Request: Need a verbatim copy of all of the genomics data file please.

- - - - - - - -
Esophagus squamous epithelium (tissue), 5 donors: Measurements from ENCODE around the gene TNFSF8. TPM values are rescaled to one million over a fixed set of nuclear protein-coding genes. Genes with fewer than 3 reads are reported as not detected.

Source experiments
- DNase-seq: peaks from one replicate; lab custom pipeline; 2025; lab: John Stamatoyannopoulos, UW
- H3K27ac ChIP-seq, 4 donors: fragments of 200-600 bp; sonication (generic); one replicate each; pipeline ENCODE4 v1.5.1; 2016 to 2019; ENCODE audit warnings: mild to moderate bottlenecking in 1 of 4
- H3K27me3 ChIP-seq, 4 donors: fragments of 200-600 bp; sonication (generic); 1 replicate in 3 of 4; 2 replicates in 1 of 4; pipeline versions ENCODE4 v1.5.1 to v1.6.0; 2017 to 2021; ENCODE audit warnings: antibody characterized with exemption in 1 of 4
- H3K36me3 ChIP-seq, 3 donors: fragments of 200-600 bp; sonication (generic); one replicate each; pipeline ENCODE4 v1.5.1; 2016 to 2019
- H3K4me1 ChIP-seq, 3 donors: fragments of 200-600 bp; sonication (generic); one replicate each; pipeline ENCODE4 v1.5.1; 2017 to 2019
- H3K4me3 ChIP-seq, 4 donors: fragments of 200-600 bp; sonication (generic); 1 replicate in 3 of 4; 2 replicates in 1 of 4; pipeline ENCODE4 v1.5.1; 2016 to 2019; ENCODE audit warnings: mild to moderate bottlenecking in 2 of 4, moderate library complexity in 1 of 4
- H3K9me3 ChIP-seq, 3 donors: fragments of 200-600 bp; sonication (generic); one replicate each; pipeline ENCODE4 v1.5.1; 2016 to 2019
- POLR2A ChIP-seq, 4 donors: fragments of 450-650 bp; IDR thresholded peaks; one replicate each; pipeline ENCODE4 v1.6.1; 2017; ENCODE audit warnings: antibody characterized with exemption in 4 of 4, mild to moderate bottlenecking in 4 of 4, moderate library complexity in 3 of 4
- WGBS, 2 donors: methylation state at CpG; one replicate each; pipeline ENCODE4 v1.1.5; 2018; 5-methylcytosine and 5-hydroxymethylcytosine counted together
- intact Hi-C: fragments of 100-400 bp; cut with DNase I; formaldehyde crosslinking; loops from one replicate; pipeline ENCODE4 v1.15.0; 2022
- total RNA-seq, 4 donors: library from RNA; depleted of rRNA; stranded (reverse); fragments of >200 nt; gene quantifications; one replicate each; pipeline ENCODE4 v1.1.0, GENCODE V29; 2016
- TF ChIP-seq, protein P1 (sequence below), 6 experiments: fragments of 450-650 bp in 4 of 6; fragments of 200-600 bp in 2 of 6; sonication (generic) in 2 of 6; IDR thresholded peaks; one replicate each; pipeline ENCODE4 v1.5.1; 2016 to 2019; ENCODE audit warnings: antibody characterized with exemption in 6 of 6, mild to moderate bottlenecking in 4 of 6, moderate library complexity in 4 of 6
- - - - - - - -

Esophagus squamous epithelium (tissue), 5 donors: Measurements from ENCODE around the gene TNFSF8. TPM values are rescaled to one million over a fixed set of nuclear protein-coding genes. Genes with fewer than 3 reads are reported as not detected.

Source experiments
- DNase-seq: peaks from one replicate; lab custom pipeline; 2025; lab: John Stamatoyannopoulos, UW
- H3K27ac ChIP-seq, 4 donors: fragments of 200-600 bp; sonication (generic); one replicate each; pipeline ENCODE4 v1.5.1; 2016 to 2019; ENCODE audit warnings: mild to moderate bottlenecking in 1 of 4
- H3K27me3 ChIP-seq, 4 donors: fragments of 200-600 bp; sonication (generic); 1 replicate in 3 of 4; 2 replicates in 1 of 4; pipeline versions ENCODE4 v1.5.1 to v1.6.0; 2017 to 2021; ENCODE audit warnings: antibody characterized with exemption in 1 of 4
- H3K36me3 ChIP-seq, 3 donors: fragments of 200-600 bp; sonication (generic); one replicate each; pipeline ENCODE4 v1.5.1; 2016 to 2019
- H3K4me1 ChIP-seq, 3 donors: fragments of 200-600 bp; sonication (generic); one replicate each; pipeline ENCODE4 v1.5.1; 2017 to 2019
- H3K4me3 ChIP-seq, 4 donors: fragments of 200-600 bp; sonication (generic); 1 replicate in 3 of 4; 2 replicates in 1 of 4; pipeline ENCODE4 v1.5.1; 2016 to 2019; ENCODE audit warnings: mild to moderate bottlenecking in 2 of 4, moderate library complexity in 1 of 4
- H3K9me3 ChIP-seq, 3 donors: fragments of 200-600 bp; sonication (generic); one replicate each; pipeline ENCODE4 v1.5.1; 2016 to 2019
- POLR2A ChIP-seq, 4 donors: fragments of 450-650 bp; IDR thresholded peaks; one replicate each; pipeline ENCODE4 v1.6.1; 2017; ENCODE audit warnings: antibody characterized with exemption in 4 of 4, mild to moderate bottlenecking in 4 of 4, moderate library complexity in 3 of 4
- WGBS, 2 donors: methylation state at CpG; one replicate each; pipeline ENCODE4 v1.1.5; 2018; 5-methylcytosine and 5-hydroxymethylcytosine counted together
- intact Hi-C: fragments of 100-400 bp; cut with DNase I; formaldehyde crosslinking; loops from one replicate; pipeline ENCODE4 v1.15.0; 2022
- total RNA-seq, 4 donors: library from RNA; depleted of rRNA; stranded (reverse); fragments of >200 nt; gene quantifications; one replicate each; pipeline ENCODE4 v1.1.0, GENCODE V29; 2016
- TF ChIP-seq, protein P1 (sequence below), 6 experiments: fragments of 450-650 bp in 4 of 6; fragments of 200-600 bp in 2 of 6; sonication (generic) in 2 of 6; IDR thresholded peaks; one replicate each; pipeline ENCODE4 v1.5.1; 2016 to 2019; ENCODE audit warnings: antibody characterized with exemption in 6 of 6, mild to moderate bottlenecking in 4 of 6, moderate library complexity in 4 of 6